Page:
The energy industry of 2003 faces no shortage of challenges. In the wake of the California energy crisis of 2000 and 2001, industry and government alike have explored ways to ensure that power markets work well and the industry provides affordable, reliable service. In the light of current geopolitical events, America’s dependence on oil for transportation has once again become a pressing national issue. Major new power plant emissions standards have been introduced in the United States, and global climate change (along with its competitive cousin, green trading markets) has become a top-tier issue everywhere in the world.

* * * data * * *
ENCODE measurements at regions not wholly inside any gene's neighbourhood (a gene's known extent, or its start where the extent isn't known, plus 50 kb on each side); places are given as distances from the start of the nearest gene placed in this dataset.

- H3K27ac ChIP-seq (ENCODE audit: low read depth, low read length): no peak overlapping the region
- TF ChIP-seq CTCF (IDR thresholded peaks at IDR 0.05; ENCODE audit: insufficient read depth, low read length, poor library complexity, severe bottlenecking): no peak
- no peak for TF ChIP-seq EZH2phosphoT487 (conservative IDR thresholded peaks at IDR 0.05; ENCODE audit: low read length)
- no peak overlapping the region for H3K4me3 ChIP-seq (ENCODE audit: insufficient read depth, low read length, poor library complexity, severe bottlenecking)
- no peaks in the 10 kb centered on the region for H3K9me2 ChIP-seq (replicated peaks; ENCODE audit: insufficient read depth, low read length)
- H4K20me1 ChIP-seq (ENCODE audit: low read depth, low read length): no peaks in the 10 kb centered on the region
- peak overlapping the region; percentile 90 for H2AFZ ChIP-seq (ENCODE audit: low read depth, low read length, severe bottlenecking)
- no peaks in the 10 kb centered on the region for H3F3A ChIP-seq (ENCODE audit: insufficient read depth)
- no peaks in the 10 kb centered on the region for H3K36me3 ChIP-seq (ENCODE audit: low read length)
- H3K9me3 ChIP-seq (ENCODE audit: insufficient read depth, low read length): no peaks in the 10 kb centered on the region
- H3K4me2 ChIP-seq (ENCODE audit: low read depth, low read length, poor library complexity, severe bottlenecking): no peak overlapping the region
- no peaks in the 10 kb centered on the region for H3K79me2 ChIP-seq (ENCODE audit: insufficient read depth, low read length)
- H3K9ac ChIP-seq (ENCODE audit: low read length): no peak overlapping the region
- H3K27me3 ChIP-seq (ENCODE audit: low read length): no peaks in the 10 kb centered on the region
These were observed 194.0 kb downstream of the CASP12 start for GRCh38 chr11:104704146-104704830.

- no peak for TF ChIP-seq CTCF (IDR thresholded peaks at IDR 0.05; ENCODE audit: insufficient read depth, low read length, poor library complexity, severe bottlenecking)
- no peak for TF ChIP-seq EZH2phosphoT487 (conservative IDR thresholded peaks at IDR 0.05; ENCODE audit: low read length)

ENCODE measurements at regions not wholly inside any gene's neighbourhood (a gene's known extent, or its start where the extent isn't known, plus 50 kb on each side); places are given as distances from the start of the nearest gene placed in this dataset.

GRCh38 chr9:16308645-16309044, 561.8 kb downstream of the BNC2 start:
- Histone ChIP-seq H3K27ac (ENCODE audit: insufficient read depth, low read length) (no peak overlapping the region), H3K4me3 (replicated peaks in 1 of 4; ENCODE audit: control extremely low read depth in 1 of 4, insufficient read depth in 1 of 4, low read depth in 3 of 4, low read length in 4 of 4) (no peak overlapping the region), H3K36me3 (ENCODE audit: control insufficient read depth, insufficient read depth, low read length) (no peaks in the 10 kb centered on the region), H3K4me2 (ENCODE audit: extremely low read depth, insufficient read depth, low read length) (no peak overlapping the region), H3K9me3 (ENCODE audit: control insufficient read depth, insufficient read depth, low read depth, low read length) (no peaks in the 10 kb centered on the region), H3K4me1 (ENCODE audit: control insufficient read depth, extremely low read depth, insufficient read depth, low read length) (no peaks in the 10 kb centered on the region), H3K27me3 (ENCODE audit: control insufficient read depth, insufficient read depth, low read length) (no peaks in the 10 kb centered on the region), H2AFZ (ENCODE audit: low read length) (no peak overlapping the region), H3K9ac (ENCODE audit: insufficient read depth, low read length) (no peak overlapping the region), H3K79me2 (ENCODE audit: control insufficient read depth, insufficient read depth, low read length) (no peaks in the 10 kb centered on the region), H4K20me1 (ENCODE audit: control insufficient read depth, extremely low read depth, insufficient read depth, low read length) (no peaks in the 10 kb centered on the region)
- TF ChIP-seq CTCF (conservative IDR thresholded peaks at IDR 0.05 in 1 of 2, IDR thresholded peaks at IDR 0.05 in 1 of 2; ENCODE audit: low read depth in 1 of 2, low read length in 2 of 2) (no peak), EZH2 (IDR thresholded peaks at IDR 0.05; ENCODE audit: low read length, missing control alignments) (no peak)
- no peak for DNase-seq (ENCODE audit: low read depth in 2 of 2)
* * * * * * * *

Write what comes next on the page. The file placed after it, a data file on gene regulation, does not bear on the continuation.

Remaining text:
What is the role of renewable, alternative energy technologies in meeting these challenges? Are technologies such as wind, solar, biomass, and geothermal generators quaint proposals of environmentalists or meaningful contributors to the supply base? The answer is that these technologies are moving slowly but steadily from niche applications into the mainstream, especially in power
generation. Within the lifetimes of our children, renewable energy sources will probably account for roughly half of the world’s energy. The global transport system, so dominated by oil use, will also gradually shift, but the driving forces in this arena will be fuel cells and hydrogen as an energy carrier.

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